Abstract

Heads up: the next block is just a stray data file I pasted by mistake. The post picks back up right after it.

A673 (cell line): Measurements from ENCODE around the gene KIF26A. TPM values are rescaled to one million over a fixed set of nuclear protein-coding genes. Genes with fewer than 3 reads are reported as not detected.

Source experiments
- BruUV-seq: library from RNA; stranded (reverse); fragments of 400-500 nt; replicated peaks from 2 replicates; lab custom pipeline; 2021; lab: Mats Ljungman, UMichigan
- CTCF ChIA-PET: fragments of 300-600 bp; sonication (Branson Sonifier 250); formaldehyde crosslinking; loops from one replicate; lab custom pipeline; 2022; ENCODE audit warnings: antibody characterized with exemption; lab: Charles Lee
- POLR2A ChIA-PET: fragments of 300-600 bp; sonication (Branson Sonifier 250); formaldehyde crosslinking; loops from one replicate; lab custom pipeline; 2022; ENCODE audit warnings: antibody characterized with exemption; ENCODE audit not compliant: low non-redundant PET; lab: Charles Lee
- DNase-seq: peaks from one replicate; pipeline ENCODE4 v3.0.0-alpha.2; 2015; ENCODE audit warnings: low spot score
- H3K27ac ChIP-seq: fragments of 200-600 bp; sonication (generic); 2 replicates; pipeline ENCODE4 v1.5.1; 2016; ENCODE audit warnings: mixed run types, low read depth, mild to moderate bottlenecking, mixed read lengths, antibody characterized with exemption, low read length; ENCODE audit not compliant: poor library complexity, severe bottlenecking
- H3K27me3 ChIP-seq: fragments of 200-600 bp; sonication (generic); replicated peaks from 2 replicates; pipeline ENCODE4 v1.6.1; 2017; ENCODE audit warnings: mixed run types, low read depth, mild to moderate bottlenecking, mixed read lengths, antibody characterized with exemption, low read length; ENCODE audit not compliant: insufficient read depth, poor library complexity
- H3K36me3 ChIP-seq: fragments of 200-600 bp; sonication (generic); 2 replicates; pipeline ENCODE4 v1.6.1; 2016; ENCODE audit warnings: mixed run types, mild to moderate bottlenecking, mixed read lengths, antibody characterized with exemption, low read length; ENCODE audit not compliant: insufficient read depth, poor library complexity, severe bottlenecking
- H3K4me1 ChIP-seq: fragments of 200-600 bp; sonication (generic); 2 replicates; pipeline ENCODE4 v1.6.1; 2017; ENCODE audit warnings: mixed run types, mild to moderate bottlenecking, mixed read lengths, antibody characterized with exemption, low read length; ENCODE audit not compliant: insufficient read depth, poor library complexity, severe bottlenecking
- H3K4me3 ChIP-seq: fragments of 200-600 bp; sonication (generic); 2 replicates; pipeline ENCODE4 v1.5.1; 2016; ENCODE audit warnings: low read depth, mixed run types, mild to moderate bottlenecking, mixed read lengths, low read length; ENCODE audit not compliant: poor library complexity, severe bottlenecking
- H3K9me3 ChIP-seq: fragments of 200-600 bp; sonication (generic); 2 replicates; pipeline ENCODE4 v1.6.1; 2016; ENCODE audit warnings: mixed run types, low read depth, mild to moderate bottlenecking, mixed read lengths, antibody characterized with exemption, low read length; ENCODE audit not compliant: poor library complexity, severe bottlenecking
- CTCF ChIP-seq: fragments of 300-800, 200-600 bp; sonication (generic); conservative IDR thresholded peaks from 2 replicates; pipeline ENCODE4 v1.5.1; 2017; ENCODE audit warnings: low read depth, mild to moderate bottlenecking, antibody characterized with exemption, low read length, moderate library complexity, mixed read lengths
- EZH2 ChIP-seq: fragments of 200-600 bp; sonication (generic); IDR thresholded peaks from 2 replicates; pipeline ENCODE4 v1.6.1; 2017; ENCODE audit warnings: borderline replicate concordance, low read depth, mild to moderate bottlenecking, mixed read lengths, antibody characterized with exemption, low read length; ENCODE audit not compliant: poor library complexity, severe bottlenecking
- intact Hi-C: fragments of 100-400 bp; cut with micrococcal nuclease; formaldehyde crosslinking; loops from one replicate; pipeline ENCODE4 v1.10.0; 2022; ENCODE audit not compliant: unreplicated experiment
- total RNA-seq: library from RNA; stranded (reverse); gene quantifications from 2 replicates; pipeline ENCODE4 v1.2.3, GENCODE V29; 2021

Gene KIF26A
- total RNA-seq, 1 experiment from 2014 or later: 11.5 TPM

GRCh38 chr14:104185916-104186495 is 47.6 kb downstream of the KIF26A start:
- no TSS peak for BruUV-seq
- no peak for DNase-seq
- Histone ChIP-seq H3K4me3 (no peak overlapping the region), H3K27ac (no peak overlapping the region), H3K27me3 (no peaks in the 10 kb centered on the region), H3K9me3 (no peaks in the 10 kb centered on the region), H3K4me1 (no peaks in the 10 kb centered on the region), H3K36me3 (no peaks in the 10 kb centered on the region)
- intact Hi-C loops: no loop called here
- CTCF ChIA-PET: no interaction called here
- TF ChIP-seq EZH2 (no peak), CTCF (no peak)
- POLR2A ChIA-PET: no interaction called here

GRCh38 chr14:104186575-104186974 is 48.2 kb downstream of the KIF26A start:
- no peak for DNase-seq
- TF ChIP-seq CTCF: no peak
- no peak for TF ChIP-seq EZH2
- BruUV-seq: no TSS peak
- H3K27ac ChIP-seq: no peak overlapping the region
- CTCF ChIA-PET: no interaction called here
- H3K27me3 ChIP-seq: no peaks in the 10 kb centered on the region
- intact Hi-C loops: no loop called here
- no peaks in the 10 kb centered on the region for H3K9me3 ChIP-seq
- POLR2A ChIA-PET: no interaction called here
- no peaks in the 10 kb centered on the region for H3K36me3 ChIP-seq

Visible and near-infrared (0.35 to 2.5 mu m) bidirectional reflection spectra were recorded for a suite of well-characterized hydrothermally altered rock samples. The spectra typically display well-defined bands caused by both electronic and vibrational processes in the individual mineral constituents.Electronic transitions in the iron-bearing constituent minerals produce diagnostic minima near 0.43, 0.65, 0.85, and 0.93 mu m. Vibrational transitions in clay and water-bearing mineral constituents typically produce characteristic single or multiple features over limited spectral ranges near 1.4, 1.75, 1.9, 2.2, and 2.35 mu m. The most abundant feature-producing minerals present in these rocks are hematite, goethite, and alunite, while others frequently present are jarosite, kaolinite, potassium micas, pyrophyllite, montmorillonite, diaspore, and gypsum.This study shows that visible-near infrared spectrometry is a reliable and rapid technique for detecting and identifying clay minerals and alunite in rocks. Because these minerals are important constituents of altered rocks, the feasibility of using the visible and near infrared for detecting altered rocks by remote-sensing techniques is indicated. The spectral region near 2.2 mu m is particularly important for this purpose.

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